Thursday, February 21, 2008

Blogs don't put food on the table; it takes a president to get it done

It’s cool to want to be president. But the only way to become president is for other people to want you to be, too. Let’s discuss Hillary and Barack.

As far as I can tell, Hillary Clinton’s main campaign strategy was to hope the audacious hope that nobody would dare challenge her. But Barack Obama not only did that, he managed to win and keep winning. The Clintons did not expect this, even though it’s what happens in every election: someone runs against you. So now they’ve got no plan. But they still want to win.

Now, I admire underhandedness, ruthlessness, and Machiavellian dealings. If you can achieve your goals through trickery and deceit, I am in awe, because while I own House of Games on DVD I am not so good at the long con. I am entirely ready for Bill and Hillary Clinton, sophisticated veterans of our national sport, to pull out all the stops and cleverly manipulate their way to the pinnacle. That would be exciting.

But that is nothing at all like what they have done. Instead, they have acted like frustrated children who are not getting their way.

That’s not really the way you want your president to deal with adversity.

Of course, there has already been plenty of coverage of Bill and Hill’s various outbursts, so I don’t need to retell them. But, I believe there is a more troubling trend which hasn’t been adequately discussed.

Hillary Clinton has consistently and increasingly acted as if she is the next president, and Barack Obama is some hayseed, rube, or schlepper who doesn’t understand how the real world works. And yet, it is her campaign which is struggling to find a message, cannot raise money, and has lost a huge early advantage, even in core demographics. So, maybe she’s wrong?

Let’s look at two key examples of this behavior, where she has made absurd distinctions between the two campaigns which end up proving the opposite of what she intends.

Back in January, as has been widely reported, Hillary Clinton said it’s all very well to like Martin Luther King Jr., but after all it wasn’t King who passed civil rights legislation, it was Lyndon Johnson; in her precise words, “it took a president to get it done”. Well, let’s say that is correct; certainly, it is literally true that King did not have the constitutional authority to sign legislation.

But wait a minute, Obama is not running for civil rights leader. Obama and Clinton are both vying to be the president. He wants to be the person to sign those bills, same as her. As president, he would not have fewer presidential powers than she. But according to her, she is the only president in this race.

So what’s her point, exactly? It’s just an attempt at putting someone down by comparing him to Martin Luther King, and building yourself up through a comparison to LBJ — surely, the first time this has been tried.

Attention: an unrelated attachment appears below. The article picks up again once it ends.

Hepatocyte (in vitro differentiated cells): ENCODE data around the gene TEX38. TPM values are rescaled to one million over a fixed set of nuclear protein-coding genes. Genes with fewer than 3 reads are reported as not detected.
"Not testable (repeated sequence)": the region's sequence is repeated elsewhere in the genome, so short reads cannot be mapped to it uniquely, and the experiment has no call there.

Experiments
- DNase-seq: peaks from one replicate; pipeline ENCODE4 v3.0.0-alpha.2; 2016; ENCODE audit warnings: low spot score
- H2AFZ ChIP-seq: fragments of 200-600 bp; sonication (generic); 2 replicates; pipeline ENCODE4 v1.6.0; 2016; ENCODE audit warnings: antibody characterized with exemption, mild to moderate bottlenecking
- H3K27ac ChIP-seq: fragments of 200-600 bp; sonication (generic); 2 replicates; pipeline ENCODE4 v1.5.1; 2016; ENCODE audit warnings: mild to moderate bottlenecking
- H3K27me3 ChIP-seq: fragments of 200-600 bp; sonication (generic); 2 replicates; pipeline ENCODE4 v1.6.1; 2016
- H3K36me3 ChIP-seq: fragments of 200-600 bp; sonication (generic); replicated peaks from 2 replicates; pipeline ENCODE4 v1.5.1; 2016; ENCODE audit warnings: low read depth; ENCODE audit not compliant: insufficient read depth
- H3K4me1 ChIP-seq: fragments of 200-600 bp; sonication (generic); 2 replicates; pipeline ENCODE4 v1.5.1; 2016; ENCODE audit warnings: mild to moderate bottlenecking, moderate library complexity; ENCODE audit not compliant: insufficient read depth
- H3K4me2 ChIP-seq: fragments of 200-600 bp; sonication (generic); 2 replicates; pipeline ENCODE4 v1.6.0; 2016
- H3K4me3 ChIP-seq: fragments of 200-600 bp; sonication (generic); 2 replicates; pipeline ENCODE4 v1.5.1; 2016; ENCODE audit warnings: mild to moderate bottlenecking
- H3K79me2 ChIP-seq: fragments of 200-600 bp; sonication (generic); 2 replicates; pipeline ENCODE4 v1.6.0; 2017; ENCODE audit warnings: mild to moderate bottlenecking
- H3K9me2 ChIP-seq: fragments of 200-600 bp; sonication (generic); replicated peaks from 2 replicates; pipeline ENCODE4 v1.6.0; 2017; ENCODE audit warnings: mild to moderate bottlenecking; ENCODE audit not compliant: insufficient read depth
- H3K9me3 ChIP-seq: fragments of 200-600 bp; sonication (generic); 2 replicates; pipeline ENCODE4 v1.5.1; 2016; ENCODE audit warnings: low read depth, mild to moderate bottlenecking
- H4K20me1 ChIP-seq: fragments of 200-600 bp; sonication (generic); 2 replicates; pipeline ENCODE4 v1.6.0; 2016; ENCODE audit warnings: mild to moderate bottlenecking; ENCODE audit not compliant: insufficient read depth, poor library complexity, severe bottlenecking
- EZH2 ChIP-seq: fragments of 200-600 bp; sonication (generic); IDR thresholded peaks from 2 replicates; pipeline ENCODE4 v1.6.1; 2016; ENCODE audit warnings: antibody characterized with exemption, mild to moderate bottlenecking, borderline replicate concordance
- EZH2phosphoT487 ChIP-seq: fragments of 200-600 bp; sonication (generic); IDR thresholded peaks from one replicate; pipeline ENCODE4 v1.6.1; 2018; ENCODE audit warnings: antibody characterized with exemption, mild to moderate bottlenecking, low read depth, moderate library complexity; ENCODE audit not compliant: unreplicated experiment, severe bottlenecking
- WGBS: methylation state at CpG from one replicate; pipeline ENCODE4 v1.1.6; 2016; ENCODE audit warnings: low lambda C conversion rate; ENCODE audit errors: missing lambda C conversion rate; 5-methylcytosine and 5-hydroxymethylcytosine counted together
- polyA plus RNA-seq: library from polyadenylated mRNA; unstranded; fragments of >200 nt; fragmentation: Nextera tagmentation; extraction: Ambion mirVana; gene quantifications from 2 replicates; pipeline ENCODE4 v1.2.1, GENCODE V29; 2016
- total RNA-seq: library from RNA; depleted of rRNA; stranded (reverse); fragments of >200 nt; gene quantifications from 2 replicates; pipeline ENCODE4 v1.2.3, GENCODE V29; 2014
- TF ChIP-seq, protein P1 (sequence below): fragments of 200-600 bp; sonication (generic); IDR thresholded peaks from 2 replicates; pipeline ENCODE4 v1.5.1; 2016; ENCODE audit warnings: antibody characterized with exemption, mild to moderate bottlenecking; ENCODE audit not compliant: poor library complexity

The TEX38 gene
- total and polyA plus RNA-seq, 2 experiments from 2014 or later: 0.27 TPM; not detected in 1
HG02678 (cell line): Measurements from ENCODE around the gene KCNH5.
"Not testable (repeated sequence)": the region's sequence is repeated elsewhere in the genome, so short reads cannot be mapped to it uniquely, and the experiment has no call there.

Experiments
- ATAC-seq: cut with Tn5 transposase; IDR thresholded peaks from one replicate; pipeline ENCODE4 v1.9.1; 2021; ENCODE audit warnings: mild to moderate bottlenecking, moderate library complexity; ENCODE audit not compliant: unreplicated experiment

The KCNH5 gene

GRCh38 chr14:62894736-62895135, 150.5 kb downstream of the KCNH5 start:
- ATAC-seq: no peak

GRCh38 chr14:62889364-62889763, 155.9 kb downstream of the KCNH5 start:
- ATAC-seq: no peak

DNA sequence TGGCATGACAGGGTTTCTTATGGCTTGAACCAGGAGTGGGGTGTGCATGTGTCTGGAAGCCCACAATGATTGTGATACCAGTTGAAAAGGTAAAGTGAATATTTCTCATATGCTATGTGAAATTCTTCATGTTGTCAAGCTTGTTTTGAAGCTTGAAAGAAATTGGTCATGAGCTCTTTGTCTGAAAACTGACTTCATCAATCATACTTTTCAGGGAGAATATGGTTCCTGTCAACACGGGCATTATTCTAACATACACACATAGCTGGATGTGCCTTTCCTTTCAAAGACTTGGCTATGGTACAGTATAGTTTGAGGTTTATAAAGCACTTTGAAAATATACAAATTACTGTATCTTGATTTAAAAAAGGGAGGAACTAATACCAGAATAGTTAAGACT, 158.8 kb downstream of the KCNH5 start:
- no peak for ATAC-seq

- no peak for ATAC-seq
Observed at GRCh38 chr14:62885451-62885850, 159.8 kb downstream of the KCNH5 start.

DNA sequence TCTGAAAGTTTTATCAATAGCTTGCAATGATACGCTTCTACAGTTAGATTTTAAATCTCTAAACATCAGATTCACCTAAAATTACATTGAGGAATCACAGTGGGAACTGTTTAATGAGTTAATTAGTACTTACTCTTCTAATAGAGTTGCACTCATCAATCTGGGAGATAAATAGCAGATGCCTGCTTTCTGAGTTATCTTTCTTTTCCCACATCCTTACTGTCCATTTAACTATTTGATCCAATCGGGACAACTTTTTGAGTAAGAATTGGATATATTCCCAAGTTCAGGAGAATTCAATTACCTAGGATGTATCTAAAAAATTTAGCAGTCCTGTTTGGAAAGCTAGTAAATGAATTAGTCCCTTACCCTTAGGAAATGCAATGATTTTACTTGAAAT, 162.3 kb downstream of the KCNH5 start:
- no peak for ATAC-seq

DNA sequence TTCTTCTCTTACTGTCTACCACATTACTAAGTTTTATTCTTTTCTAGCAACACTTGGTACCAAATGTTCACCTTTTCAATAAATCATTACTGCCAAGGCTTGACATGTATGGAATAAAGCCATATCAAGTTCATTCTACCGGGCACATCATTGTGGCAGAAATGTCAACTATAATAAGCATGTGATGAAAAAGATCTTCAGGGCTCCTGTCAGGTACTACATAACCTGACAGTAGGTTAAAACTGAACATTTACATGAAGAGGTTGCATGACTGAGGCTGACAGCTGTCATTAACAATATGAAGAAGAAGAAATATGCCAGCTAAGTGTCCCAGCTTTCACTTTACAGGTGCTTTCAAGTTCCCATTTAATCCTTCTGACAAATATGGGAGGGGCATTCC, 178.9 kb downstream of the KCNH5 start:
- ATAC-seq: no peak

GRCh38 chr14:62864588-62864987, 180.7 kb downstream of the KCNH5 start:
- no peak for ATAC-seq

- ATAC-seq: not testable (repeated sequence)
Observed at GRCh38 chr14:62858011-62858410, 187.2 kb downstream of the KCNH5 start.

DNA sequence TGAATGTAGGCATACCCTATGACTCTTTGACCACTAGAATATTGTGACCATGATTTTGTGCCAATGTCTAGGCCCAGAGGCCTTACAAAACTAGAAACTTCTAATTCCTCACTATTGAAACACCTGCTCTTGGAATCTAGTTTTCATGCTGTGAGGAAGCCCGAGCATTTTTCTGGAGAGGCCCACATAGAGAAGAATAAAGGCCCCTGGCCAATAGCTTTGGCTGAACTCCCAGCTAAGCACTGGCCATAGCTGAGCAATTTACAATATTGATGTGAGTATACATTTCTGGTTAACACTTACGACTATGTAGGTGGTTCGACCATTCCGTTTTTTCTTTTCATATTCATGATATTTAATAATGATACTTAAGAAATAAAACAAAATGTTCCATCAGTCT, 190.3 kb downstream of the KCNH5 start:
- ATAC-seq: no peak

Now, the latest thing Clinton is onto is how Obama is all talk. During the entire presidential campaign, all he has done is make pretty speeches. This is not the Clinton approach; in contrast, she has solutions.

However, again, she is making a distinction that does not exist.

As far as I know, Clinton is the first politician to make long speeches on how speeches don’t help anything. “Speeches don’t put food on the table” she declares from the podium. I think you can agree that what she has just done is make a speech. She is not standing with us in a checkout line, forking over money to pay for our groceries. She has not performed an action. What politicians do during an election is make speeches.

But Clinton has solutions, right, not just oratory? So why isn’t she implementing these solutions right now? The answer is because she is not yet the president. Before she can implement her solutions, she has to be elected. So instead, she makes speeches about what she’ll do after she gets elected.

How is this different from what Obama, or any other candidate, does? You can’t implement before you’re elected. In other words, “it [takes] a president to get it done”. We are trying to pick that president. Hillary’s mind may already be made up, but this inconvenient process of the election is how the rest of us decide.

But instead, to the point of blindness, Clinton desperately believes that she is the only viable candidate. This is a crippling flaw. Her above arguments use simplistic language and declarations, which I would guess she and her team think is “straight talk”. But the arguments pretend that words mean what they want them to mean, instead of what they do mean. In that way, they are as convincing as adultery hinging on the definition of the word “is”.

That’s not oratory, and it’s not solutions. It’s bullshit.

We endorse Barack Obama for president.

by Jack, February 21, 2008 11:11 PM | More from Election 2008

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